#2 – DRINK WATER.  Water is the cheapest and healthiest option available.  Too bland?  Try adding some lemon or look up how to make fruit infused water.  Soda and diet soda are the worst options in terms of your health.  If you truly need a caffeine fix stick to one cup of coffee that you make at home – Starbucks everyday does not save you money!

#3 – START SMALL.  Choose one area to improve such as finding healthier snack options or adding more fruits and veggies to your plate.  A few years ago I vowed to start making homemade pancakes to freeze and I haven’t bought a box of Eggo ones ever since.  You’ll never be perfect and that’s ok.  Every healthy decision you make is one better decision towards a healthier overall lifestyle.

#4 – BUY IN SEASON PRODUCE OR FROZEN VEGGIES.  Try to visit local farmers’ markets for better deals than the grocery store, but if you don’t have time at least buy what’s in season.  If you’re craving strawberries in January be prepared to pay a lot more than in June.  I will always recommend buying organic particularly when buying the “dirty dozen” and I realize that it is more expensive, but if you can afford even a few items that are organic then go for those.  Frozen veggies have just as much nutrition as fresh and you don’t have to worry about them going bad and wasting your money before you get to use them.

#5 – BUY WHOLE WHEAT PASTA, RICE AND BEANS.  Pasta is cheap, so choose the healthiest option and go with whole wheat.  I will admit the texture can take some getting used to and you may want to mix it with regular pasta to make the transition.  Rice is cheap as well and comes in a lot of varieties.  Beans are not something I eat (the texture bothers me) but they’re a great source of protein for not much money.

#6 – LIMIT RED MEAT.  Steak and ground beef are expensive.  Choose chicken or turkey to save yourself money.  It also helps the environment, but that’s another topic.  Use ground chicken for tacos, make meatballs with ground turkey… my dad is a hardcore meat and potatoes guy and even he admitted my recipe for turkey burgers had more flavor than he expected.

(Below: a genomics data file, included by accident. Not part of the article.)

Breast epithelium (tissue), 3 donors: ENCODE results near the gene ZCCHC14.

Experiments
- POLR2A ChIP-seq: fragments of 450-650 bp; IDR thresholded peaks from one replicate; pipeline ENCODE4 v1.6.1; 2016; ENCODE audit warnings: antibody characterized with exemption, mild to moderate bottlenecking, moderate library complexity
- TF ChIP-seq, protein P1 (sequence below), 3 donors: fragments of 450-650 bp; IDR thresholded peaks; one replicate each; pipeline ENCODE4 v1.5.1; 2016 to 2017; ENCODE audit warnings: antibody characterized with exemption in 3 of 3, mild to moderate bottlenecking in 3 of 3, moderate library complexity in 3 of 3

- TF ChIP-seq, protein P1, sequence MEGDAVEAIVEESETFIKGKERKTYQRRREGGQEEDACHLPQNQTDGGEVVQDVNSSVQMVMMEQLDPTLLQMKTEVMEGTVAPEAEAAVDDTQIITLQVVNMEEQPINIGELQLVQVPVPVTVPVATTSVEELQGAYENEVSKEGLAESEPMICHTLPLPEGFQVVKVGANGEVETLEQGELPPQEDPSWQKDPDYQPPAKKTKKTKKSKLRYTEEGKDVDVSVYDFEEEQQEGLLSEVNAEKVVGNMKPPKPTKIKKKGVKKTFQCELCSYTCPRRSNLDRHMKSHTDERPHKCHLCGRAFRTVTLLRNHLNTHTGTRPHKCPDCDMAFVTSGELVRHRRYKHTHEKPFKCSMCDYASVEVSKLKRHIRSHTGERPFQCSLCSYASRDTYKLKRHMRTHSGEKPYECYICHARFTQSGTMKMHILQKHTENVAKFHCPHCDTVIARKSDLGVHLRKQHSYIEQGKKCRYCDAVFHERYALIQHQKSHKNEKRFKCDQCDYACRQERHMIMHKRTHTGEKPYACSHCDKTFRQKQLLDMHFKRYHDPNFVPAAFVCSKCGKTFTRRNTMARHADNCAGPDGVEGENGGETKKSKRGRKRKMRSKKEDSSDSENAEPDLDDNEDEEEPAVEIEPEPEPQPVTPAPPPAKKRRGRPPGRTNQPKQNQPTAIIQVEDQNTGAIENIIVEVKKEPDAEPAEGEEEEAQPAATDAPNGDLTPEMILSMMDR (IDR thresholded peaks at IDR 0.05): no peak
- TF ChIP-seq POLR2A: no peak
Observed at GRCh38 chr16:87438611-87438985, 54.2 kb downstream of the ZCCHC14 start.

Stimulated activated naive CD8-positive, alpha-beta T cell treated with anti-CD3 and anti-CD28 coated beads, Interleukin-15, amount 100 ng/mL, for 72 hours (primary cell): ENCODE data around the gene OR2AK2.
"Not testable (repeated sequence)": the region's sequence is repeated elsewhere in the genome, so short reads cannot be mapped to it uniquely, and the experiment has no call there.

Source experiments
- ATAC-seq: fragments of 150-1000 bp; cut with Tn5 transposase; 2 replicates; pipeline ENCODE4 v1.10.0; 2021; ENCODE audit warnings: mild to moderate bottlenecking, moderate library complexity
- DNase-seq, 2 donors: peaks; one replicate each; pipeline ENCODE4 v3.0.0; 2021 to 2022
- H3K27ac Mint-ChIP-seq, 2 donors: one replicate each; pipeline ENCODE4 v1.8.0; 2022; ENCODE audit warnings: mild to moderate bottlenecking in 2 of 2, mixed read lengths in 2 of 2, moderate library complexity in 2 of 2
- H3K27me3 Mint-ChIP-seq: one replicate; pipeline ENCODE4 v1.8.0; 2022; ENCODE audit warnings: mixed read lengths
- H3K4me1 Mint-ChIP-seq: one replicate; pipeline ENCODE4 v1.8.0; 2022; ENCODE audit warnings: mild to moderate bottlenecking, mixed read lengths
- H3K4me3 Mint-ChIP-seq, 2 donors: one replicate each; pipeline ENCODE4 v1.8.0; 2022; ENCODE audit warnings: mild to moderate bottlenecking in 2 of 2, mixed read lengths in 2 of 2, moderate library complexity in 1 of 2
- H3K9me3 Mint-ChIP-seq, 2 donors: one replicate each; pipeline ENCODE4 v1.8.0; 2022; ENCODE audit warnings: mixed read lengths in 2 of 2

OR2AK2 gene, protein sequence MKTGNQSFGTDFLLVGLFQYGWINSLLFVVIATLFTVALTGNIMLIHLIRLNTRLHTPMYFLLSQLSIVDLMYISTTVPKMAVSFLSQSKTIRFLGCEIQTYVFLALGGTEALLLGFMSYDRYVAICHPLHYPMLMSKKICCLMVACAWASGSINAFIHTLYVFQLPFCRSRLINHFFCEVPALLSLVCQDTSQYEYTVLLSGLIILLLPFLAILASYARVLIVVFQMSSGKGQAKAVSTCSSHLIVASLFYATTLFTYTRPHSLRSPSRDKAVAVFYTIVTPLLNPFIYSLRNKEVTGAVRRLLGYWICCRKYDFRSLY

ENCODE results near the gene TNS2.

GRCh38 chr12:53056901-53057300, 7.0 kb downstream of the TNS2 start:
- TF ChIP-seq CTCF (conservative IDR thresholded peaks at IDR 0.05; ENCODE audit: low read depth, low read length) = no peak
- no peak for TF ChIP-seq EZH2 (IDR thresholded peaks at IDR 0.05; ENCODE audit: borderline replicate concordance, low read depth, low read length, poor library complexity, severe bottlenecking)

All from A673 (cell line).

#7 – FIND YOUR WEAKNESS.  There is at least one or two foods that all of us crave that will cause us to gorge no matter how much willpower we have.  Don’t buy those foods; it’s as simple as that.  I adore Taskykakes, but you will only ever find them in my house once a year – in the fall when the spice cake krimpets are out for the season I will buy one box and indulge.

#8 – LIMIT FAST FOOD.  Burger King, McDonalds… their food is chemical garbage.  I can attest to it because if I eat it I literally am sick on the stomach the rest of the night.  If you can afford it choose places like Panera or Chipotle.  If you can’t then come up with a list of quick and easy meals that you can make on super busy nights so that you’re not tempted to go through a drive through.  I’ve had many late nights this spring with coaching track and rather than rely on concession stands or fast food for dinner I plan ahead and rely on crock pot meals.  To hold me over until I can eat late I pack a pb&j and healthy snacks.

#9 – MAKE CROCK POT MEALS.  Crock pots allow you to buy cheaper cuts of meat such as roasts and chicken thighs and still cook delicious meals.  Many recipes have short lists of ingredients which saves money as well.  Plus it saves a lot of time for those busier nights.

#10 – READ INGREDIENT LABELS.  Too often people focus on the nutrition labels on packages because they’re concerned about fat and calories.  For people who have legit medical concerns such as diabetes I would agree that is important.  For the average person with no major medical issues though, read the ingredient label instead.  If you can’t pronounce most of the ingredients it’s likely full of unhealthy chemicals.  Beware of “healthy” snacks that claim to be “all natural” – even organic gummy snacks can be chock full of sugar.  Avoid artificial flavors and colors whenever possible.

Feel free to comment with your thoughts, ideas or recipes that are both healthy and low cost!